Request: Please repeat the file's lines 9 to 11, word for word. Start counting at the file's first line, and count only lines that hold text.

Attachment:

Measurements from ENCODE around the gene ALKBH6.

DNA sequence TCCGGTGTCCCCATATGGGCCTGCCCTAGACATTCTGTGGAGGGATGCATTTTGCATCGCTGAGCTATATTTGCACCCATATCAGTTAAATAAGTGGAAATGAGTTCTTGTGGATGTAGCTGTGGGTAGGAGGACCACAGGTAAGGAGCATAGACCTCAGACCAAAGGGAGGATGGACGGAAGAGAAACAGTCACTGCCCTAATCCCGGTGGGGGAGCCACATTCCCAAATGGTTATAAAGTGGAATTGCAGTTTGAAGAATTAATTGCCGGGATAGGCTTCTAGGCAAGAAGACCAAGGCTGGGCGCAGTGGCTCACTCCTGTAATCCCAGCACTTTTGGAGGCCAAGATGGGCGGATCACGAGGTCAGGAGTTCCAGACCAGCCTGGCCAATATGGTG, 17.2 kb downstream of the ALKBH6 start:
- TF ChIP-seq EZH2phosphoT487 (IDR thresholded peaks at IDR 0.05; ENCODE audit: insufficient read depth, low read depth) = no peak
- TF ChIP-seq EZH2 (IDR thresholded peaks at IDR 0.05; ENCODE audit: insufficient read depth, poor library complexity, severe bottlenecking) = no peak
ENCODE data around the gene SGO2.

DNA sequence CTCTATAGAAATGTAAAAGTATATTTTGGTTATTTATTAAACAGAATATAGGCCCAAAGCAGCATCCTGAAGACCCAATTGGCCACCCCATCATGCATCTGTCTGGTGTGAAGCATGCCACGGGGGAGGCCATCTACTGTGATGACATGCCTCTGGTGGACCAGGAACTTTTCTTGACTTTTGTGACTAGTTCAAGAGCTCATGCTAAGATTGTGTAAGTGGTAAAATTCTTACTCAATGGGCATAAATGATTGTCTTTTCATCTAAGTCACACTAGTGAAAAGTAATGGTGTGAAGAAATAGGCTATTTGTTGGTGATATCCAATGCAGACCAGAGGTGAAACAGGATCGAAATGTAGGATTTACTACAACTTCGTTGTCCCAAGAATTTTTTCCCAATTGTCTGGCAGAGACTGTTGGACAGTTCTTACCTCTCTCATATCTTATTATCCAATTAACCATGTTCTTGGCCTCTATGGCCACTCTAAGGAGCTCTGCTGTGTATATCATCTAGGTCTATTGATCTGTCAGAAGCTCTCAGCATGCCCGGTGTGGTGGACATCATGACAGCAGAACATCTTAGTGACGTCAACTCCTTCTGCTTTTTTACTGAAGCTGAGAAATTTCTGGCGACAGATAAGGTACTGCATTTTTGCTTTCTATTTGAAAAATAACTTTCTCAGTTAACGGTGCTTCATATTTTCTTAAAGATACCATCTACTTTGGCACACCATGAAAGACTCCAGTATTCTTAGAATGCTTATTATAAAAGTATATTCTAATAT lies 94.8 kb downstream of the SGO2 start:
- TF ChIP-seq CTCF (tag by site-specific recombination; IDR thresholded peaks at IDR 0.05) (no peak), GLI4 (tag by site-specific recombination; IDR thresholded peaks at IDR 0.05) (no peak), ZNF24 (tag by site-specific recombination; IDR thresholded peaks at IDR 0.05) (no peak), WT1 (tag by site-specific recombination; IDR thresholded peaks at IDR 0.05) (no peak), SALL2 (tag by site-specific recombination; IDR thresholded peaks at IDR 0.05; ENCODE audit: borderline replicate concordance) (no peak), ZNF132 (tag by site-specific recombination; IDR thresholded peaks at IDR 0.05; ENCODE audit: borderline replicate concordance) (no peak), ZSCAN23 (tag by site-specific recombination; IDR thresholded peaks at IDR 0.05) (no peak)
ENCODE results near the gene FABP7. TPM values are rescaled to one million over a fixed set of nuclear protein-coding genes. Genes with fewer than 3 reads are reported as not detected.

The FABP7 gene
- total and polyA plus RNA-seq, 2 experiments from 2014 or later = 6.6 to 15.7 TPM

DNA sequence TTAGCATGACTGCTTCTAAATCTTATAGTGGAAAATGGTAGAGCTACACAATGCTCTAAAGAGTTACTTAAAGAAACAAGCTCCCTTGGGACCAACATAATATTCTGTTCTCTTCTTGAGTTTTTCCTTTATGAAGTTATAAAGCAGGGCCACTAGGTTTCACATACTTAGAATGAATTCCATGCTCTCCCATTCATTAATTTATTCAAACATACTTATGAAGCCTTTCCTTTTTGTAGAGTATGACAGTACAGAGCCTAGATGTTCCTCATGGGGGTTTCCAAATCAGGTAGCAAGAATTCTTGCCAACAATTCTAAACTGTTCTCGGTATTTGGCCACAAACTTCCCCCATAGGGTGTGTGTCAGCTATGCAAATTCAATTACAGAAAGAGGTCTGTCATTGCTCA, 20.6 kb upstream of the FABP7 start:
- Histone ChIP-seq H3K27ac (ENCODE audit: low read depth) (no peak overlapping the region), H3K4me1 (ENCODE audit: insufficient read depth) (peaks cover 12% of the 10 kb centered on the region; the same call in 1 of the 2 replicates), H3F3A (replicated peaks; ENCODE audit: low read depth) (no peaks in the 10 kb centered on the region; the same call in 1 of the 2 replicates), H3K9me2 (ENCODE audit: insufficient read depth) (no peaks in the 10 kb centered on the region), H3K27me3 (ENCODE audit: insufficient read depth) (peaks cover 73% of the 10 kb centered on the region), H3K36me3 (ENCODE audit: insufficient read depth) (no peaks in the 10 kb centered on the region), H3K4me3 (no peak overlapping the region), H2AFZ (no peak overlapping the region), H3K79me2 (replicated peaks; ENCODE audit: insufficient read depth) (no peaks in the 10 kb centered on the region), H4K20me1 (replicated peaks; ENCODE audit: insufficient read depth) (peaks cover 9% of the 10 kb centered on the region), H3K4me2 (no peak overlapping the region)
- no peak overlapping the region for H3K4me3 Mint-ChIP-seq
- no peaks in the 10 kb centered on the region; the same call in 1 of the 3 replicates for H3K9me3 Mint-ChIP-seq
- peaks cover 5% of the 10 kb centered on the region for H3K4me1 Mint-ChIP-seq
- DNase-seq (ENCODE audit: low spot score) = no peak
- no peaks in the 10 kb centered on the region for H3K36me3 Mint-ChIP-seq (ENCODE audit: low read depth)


The FABP7 gene
- total and polyA plus RNA-seq, 2 experiments from 2014 or later = 6.6 to 15.7 TPM

DNA sequence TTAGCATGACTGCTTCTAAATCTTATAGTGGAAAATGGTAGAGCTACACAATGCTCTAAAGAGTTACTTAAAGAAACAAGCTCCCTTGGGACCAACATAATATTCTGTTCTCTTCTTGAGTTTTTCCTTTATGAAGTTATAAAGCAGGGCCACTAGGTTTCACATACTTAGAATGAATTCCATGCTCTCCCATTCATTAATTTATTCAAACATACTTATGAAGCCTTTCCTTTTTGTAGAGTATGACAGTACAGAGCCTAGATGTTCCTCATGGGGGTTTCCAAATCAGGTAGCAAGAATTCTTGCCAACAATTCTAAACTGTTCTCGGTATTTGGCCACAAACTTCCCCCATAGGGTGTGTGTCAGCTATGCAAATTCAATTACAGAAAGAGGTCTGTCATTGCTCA, 20.6 kb upstream of the FABP7 start: